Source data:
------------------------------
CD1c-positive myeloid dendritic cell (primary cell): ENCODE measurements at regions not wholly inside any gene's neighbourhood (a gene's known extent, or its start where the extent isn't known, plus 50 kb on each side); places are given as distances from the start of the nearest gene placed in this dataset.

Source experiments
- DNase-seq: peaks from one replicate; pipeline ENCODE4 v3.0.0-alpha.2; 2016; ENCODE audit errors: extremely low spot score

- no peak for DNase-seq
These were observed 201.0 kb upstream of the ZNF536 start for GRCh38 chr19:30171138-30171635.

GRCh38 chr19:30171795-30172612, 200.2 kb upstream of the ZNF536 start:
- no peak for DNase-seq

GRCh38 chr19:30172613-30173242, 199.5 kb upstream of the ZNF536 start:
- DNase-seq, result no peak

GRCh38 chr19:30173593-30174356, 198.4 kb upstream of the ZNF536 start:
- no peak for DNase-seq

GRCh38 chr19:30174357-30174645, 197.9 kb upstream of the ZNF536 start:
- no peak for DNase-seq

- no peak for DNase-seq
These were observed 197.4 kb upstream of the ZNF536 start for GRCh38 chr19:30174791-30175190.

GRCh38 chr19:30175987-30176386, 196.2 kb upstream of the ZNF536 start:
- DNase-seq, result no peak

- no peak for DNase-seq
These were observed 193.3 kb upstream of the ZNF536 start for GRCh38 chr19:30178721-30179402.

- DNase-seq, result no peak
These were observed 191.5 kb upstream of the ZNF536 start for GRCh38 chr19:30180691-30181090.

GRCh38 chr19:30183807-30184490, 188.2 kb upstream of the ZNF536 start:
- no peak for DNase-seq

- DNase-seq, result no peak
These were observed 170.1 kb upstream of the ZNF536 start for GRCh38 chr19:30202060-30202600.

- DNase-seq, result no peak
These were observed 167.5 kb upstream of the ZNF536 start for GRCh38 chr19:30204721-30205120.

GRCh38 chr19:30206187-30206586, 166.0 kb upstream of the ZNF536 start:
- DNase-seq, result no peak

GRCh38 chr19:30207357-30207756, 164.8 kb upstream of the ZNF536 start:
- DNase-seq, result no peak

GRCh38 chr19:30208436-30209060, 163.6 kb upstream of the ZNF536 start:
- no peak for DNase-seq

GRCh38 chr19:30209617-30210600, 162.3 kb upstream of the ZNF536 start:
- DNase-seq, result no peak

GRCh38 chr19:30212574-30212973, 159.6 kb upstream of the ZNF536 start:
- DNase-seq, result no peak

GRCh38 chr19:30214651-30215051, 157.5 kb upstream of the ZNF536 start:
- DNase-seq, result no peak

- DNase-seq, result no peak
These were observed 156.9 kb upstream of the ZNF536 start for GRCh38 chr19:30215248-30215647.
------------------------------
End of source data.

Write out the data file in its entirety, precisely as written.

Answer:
CD1c-positive myeloid dendritic cell (primary cell): ENCODE measurements at regions not wholly inside any gene's neighbourhood (a gene's known extent, or its start where the extent isn't known, plus 50 kb on each side); places are given as distances from the start of the nearest gene placed in this dataset.

Source experiments
- DNase-seq: peaks from one replicate; pipeline ENCODE4 v3.0.0-alpha.2; 2016; ENCODE audit errors: extremely low spot score

- no peak for DNase-seq
These were observed 201.0 kb upstream of the ZNF536 start for GRCh38 chr19:30171138-30171635.

GRCh38 chr19:30171795-30172612, 200.2 kb upstream of the ZNF536 start:
- no peak for DNase-seq

GRCh38 chr19:30172613-30173242, 199.5 kb upstream of the ZNF536 start:
- DNase-seq, result no peak

GRCh38 chr19:30173593-30174356, 198.4 kb upstream of the ZNF536 start:
- no peak for DNase-seq

GRCh38 chr19:30174357-30174645, 197.9 kb upstream of the ZNF536 start:
- no peak for DNase-seq

- no peak for DNase-seq
These were observed 197.4 kb upstream of the ZNF536 start for GRCh38 chr19:30174791-30175190.

GRCh38 chr19:30175987-30176386, 196.2 kb upstream of the ZNF536 start:
- DNase-seq, result no peak

- no peak for DNase-seq
These were observed 193.3 kb upstream of the ZNF536 start for GRCh38 chr19:30178721-30179402.

- DNase-seq, result no peak
These were observed 191.5 kb upstream of the ZNF536 start for GRCh38 chr19:30180691-30181090.

GRCh38 chr19:30183807-30184490, 188.2 kb upstream of the ZNF536 start:
- no peak for DNase-seq

- DNase-seq, result no peak
These were observed 170.1 kb upstream of the ZNF536 start for GRCh38 chr19:30202060-30202600.

- DNase-seq, result no peak
These were observed 167.5 kb upstream of the ZNF536 start for GRCh38 chr19:30204721-30205120.

GRCh38 chr19:30206187-30206586, 166.0 kb upstream of the ZNF536 start:
- DNase-seq, result no peak

GRCh38 chr19:30207357-30207756, 164.8 kb upstream of the ZNF536 start:
- DNase-seq, result no peak

GRCh38 chr19:30208436-30209060, 163.6 kb upstream of the ZNF536 start:
- no peak for DNase-seq

GRCh38 chr19:30209617-30210600, 162.3 kb upstream of the ZNF536 start:
- DNase-seq, result no peak

GRCh38 chr19:30212574-30212973, 159.6 kb upstream of the ZNF536 start:
- DNase-seq, result no peak

GRCh38 chr19:30214651-30215051, 157.5 kb upstream of the ZNF536 start:
- DNase-seq, result no peak

- DNase-seq, result no peak
These were observed 156.9 kb upstream of the ZNF536 start for GRCh38 chr19:30215248-30215647.